NEW director of football, Tom Hartley wants to make Swindon Town Women the go-to club for players in the area.

In the days after leaving his former part-time voluntary job as Oxford United Women’s assistant manager, the Swindon fan took on the role of Town Women’s first ever director of football.

Hartley hopes his outstanding history as a coach for The FA and Arsenal Ladies – along with his current full-time job as a mentor for those who develop aspiring Olympic athletes – can help push Town Women onto the next level.

He said: “I recognised quite quickly that although the level is different to Oxford, there is so much room for potential here.

“The growth opportunity is phenomenal here. If you think about women’s football in the region, Bristol City would probably be the closest club who are highly competitive.

“But in terms of the region, there is a huge opportunity to get more goals interested in women’s football.

“I’d love for more girls to come and watch the first-team play, but I’d also want Swindon Town Women to be the club that people who play across tiers two, three, and four want to be at.”

Hartley says his short-term goal is to begin working with all the coaches at every age group in order to “aid their development beyond any normal qualification.”

That includes the recently-appointed first-team manager James Lally, who – along with Hartley – has been tasked with trying to not only lead the club out of the South West Premier division and into tier three, but also help create an elite-club environment for players.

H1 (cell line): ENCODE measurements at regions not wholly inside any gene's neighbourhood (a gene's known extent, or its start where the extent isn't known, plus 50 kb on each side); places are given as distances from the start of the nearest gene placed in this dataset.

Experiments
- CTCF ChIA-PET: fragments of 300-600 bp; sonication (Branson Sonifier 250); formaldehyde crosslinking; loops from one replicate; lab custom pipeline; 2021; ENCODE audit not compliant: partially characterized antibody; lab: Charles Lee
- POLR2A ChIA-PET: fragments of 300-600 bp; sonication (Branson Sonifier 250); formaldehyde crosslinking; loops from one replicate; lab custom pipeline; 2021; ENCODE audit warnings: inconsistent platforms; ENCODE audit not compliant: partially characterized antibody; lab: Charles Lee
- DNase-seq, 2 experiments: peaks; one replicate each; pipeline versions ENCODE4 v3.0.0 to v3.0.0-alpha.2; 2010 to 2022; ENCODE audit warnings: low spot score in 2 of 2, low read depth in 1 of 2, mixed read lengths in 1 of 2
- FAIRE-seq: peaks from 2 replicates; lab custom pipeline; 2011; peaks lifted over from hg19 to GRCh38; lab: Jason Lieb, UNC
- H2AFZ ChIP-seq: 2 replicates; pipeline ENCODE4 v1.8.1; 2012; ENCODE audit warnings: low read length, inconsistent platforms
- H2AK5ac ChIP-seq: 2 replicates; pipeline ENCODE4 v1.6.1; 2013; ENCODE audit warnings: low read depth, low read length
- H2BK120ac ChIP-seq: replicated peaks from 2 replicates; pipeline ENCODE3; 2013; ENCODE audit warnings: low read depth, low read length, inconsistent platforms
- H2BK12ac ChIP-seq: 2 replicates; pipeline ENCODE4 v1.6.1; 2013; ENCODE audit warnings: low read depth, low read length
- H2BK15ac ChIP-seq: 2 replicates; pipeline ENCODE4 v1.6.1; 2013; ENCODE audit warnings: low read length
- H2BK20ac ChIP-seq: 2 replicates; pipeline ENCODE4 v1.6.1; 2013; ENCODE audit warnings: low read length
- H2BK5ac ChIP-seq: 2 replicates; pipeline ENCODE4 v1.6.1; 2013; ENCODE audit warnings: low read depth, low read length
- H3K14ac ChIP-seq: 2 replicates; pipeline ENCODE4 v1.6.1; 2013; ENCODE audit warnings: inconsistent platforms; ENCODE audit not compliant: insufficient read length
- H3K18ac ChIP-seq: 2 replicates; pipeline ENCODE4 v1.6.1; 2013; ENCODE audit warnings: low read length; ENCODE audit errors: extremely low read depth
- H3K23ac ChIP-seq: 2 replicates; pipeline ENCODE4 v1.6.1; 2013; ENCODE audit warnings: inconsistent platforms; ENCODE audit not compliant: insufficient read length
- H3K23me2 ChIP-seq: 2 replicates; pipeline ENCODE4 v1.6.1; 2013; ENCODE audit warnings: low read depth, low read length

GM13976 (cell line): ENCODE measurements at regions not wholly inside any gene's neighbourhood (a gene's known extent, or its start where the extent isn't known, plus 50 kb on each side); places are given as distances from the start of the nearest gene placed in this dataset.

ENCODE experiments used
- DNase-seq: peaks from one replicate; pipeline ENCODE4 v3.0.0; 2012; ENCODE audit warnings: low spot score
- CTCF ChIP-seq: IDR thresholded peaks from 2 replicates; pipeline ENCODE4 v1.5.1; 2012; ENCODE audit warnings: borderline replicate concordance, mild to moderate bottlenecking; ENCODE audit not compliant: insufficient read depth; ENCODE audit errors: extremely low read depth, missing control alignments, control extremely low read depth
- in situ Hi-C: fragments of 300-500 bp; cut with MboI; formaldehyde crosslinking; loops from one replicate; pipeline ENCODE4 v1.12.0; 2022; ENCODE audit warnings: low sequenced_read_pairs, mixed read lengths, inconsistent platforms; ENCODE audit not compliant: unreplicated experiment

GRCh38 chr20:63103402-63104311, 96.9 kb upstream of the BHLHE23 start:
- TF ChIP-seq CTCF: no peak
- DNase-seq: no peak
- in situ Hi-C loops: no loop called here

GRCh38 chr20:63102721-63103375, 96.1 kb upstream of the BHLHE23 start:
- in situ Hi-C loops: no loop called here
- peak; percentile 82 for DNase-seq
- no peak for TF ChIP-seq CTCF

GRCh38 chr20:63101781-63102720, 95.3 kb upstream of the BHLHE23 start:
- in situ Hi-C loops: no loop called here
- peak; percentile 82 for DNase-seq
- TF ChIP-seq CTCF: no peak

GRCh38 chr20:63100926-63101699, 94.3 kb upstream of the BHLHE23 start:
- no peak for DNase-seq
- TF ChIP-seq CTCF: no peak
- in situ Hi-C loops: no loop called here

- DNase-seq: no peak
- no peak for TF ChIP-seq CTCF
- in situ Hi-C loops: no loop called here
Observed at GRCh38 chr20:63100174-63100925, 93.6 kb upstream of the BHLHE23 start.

Hartley continued: “At the moment, we don’t have the financial resources to pay.

“It’s not common for players at this level to be paid to play, let alone receive expenses, so it needs to be about the experience they have and making sure they feel connected to the club by giving them a sense of belonging. I think we’ve got all the ingredients to make that happen.

“And with this director of football role, it’s very much about helping the coaches be at their very best too.

“If we do that, then ultimately the girls who come and play will have the best possible experience.

“If you look at the data across any sport, the percentage of players who come from grassroots sport to playing at the very top is extremely small.

“But even if we get a teenage girl who never makes it into the first team, we want her to talk about her time at Swindon as the best time she ever had playing football. That’s our benchmark for success.”